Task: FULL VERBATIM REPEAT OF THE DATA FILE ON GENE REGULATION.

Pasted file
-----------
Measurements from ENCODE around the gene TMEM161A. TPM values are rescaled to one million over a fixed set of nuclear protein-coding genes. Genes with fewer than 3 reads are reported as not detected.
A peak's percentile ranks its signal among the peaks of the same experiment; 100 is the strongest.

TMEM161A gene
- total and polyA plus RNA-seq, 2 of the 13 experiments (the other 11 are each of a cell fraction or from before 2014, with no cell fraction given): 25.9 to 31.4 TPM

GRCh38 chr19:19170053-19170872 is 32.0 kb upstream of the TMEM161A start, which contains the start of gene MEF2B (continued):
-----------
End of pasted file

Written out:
Measurements from ENCODE around the gene TMEM161A. TPM values are rescaled to one million over a fixed set of nuclear protein-coding genes. Genes with fewer than 3 reads are reported as not detected.
A peak's percentile ranks its signal among the peaks of the same experiment; 100 is the strongest.

TMEM161A gene
- total and polyA plus RNA-seq, 2 of the 13 experiments (the other 11 are each of a cell fraction or from before 2014, with no cell fraction given): 25.9 to 31.4 TPM

GRCh38 chr19:19170053-19170872 is 32.0 kb upstream of the TMEM161A start, which contains the start of gene MEF2B (continued):